After sunbathing in the castle gardens, I made my way down the hill towards the Vltava River for one of the most “local” things that you might do in Prague: have a beer at Naplavka!  Naplavka, roughly translated to “along the river” is an area below the Vyton tram stop on the Old Town side of the river where you’ll find a farmer’s market, floating bars, swans, bikes, and locals enjoying the local refreshment with their feet dangling above the water.  Naplavka actually runs a bit bigger than this- there’s a Naplavka area on the Prague Castle side of the river, too- but this area below Vyton is usually the most active day & night.  During the day, this is the place to go with some friends and a camera to capture some of the local beauty.  By night, this is a great place to start your night with a group of friends on one of the many boat bars.  The prices are local, the beer is delicious, and the scenery is incredible- who could ask for more?

After an afternoon spent enjoying Naplavka, I began making my way back to my own neighborhood- Zizkov.  Zizkov is known as one of the many up-and-coming neighborhoods in Prague, and as a New Yorker, I like to think of it as the Brooklyn of Prague.  In Zizkov, you’ll find amazing cafés, bars, restaurants, and very unique architecture.  Although many consider it an eyesore, one of my favorite examples of Zizkov architecture is the Zizkov Television Tower located near namesti Jiriho z Podebrad.

I’ve grown fond of this somewhat strange tower that dominates the Prague skyline, as its strange qualities really demonstrate exactly what Zizkov is about.  The great thing about the TV Tower is that it’s now the home of a mini-golf course in the summer and ice skating rink in the winter, both located just below the tower’s entrance.  You might also choose to ride the elevator to the top of the tower for some incredible views of the city beyond.

And finally, a visit to Prague would not be complete without watching the sun set behind the castle from Riegrovy sady.  This park, located between Zizkov and Vinohrady (about 10-minutes’ walk from the TV Tower), is home to two beer gardens and beautiful green space in the middle of the city.  From the hill in Riegrovy sady, you have views over Old Town, Mala Strana, and Prague Castle that not many tourists get the chance to see.  At sunset, these views are even more incredible as the sky changes color and the silhouette of the Prague Castle emerges.

In the summer, you’ll see young people drinking beers, playing guitar, and enjoying the ambiance of this young and vibrant neighborhood.  After the sun sets, you’ll see everyone move to the nearby beer gardens to watch the evening football match, or to simply enjoy some more of Prague’s famous brews.

So, I hope that you enjoyed my one-day visit of Prague, and thank you for following along!  If you’re planning to visit Prague, and would like a longer guide, check out my 3-day Guide to Prague, available for download here.  If you’d like me to plan your perfect Prague or Czech vacation, check out my travel consultation packages– I’d be happy to work with you!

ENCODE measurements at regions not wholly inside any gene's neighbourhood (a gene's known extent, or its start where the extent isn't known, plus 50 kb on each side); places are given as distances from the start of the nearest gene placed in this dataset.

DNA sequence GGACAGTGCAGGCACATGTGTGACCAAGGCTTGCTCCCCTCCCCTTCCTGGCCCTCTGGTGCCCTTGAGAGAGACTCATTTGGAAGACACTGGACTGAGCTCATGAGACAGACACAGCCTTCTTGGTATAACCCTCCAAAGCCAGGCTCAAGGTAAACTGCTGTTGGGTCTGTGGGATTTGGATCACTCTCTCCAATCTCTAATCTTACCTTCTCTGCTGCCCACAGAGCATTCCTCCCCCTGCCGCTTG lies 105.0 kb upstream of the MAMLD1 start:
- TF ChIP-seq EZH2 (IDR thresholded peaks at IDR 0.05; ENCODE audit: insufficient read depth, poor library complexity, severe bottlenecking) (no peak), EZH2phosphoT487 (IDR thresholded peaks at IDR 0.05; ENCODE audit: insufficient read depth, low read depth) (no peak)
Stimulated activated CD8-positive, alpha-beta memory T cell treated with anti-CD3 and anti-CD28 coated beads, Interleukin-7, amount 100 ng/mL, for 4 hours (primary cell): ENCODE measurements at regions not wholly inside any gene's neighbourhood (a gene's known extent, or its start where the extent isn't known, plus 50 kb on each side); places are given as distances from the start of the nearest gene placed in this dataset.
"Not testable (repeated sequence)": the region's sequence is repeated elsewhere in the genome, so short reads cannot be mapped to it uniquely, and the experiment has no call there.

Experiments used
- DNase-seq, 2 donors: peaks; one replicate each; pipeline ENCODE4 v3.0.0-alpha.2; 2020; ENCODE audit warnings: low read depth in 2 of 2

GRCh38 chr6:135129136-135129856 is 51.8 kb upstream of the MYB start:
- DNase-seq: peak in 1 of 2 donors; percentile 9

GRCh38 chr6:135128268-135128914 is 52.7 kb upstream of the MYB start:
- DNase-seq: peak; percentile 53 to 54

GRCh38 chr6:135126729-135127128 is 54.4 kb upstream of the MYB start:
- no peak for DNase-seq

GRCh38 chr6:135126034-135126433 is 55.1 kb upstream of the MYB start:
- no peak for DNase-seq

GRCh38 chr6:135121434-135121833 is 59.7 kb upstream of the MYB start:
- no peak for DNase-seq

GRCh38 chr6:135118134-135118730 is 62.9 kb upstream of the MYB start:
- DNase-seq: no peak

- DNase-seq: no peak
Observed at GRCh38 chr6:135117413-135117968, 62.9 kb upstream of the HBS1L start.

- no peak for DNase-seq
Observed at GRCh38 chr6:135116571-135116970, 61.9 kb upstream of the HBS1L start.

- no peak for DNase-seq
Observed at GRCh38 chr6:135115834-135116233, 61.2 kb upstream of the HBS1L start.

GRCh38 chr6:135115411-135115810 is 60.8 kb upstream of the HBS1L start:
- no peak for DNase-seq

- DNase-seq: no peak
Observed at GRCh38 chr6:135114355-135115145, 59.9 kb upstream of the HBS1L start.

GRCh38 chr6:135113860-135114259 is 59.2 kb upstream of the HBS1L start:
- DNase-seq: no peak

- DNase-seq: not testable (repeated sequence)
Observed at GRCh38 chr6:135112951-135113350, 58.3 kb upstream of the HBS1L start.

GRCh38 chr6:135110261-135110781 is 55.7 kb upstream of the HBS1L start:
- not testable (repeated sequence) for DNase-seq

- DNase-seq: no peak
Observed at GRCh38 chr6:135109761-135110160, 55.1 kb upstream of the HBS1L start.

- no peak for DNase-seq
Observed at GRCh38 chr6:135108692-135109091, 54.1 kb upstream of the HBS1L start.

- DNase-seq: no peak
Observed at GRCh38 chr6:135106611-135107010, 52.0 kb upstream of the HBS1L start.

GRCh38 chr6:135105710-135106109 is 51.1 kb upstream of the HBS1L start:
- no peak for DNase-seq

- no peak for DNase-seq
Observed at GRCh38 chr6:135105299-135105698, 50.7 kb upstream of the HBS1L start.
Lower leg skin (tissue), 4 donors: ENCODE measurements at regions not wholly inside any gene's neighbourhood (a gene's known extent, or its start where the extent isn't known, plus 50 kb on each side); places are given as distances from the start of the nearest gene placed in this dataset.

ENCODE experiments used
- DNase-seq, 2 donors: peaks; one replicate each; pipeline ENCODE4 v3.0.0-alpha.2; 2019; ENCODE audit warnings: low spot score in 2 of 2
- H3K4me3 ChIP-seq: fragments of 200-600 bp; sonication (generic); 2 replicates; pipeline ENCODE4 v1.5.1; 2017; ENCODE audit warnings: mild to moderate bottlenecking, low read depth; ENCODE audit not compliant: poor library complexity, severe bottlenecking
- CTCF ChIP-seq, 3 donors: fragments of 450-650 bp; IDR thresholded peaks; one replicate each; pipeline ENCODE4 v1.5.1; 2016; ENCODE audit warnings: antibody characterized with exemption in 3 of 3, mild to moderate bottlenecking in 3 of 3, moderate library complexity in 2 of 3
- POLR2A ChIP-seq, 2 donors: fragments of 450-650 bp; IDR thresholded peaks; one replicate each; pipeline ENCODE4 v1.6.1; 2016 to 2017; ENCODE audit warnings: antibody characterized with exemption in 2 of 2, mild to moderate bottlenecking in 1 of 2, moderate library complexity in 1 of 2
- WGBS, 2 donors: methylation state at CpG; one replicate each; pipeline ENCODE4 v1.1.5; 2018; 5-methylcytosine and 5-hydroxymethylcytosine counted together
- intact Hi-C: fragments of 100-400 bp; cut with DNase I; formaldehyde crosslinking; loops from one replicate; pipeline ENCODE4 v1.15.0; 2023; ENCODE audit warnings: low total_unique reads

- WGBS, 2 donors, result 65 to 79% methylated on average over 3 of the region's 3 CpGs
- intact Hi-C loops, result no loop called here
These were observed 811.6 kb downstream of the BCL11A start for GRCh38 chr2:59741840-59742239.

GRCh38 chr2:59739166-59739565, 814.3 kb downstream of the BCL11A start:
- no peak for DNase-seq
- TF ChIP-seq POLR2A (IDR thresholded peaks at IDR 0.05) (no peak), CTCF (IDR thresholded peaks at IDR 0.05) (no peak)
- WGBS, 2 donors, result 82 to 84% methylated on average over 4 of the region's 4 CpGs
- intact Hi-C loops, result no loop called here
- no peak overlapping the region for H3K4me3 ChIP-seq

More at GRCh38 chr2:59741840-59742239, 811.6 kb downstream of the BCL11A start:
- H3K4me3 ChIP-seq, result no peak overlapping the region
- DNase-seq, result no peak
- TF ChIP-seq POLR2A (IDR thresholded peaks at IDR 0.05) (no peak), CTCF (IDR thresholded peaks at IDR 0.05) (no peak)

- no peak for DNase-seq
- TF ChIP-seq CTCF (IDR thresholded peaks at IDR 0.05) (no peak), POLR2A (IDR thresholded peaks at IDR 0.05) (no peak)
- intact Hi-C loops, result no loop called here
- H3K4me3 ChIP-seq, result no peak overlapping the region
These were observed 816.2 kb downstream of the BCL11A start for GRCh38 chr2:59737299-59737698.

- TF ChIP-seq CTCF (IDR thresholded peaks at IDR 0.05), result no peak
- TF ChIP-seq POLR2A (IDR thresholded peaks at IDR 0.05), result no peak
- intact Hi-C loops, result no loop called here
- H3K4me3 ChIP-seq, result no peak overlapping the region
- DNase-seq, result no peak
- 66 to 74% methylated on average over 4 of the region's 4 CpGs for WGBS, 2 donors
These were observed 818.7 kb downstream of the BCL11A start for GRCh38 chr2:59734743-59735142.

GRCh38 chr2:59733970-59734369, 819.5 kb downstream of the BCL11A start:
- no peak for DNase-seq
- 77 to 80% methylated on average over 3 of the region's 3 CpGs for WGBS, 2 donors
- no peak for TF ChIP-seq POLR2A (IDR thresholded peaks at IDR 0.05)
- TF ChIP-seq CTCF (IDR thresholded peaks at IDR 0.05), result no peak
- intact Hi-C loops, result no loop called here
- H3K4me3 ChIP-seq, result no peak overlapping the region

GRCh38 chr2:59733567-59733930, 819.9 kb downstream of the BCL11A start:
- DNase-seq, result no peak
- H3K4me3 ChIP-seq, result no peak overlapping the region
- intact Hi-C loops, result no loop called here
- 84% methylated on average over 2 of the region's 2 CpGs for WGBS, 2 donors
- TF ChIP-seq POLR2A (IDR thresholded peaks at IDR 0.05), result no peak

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Best of the East Coast: Lower Hudson Valley, NY

Best of the East Coast: Lower Hudson Valley, NY

Just slightly north of New York City is the lower Hudson Valley, one of the most beautiful regions of the state of New York- and hardly ever visited by the millions of tourists flocking to NYC throughout the year.  This area features beautiful mountains, scenic river views, orchards, wineries, and all sorts of activities to keep you occupied throughout the year.

Hudson Valley map

I should probably come clean at the beginning and confess that I grew up in the Lower Hudson Valley (Monroe-Woodbury in Orange County to be exact), so I may be a bit biased in saying that this is the best of the East Coast (even though it is).  But, I’m happy to share with you the list of all of my favorite things that this incredible region has to offer!

West Point (aka United States Military Academy).

It may seem strange that my top spot in the Hudson Valley is a military base, but once you see it, you’ll understand why!

Credit: Eric Luding

Founded at the beginning of the 19th century, the USMA is one of the most historic institutions in the US.  Its history goes back to the Revolutionary War, where a great chain constructed in the picturesque bend of the river prevented British ships from sailing north into the rest of the colonies.  Now, West Point is one of the top universities in the country, training and educating future army officers in exchange for military service.  There is a visitor’s center outside the gates of West Point where you can learn about the academy, and a museum where you’ll find information about the base’s history.  Visitors can enter the base to visit the historic Thayer Hotel, which serves up an excellent Sunday brunch and has a great rooftop restaurant/bar, Zulu Time.  You may also take a bus tour of the base to learn about its incredibly interesting history, and to get an inside look of some of the incredible buildings. Alternatively, you can enter the base on your own to explore Trophy Point, the Cadet Chapel, and the West Point Cemetery where many famous Americans are interred.  In the summer, be sure to check out the outdoor concerts at Trophy Point, or the shows and events at Eisenhower Hall from September-April.

The view from Trophy Point. Credit: Eric Luding
The view from Trophy Point. Credit: Eric Luding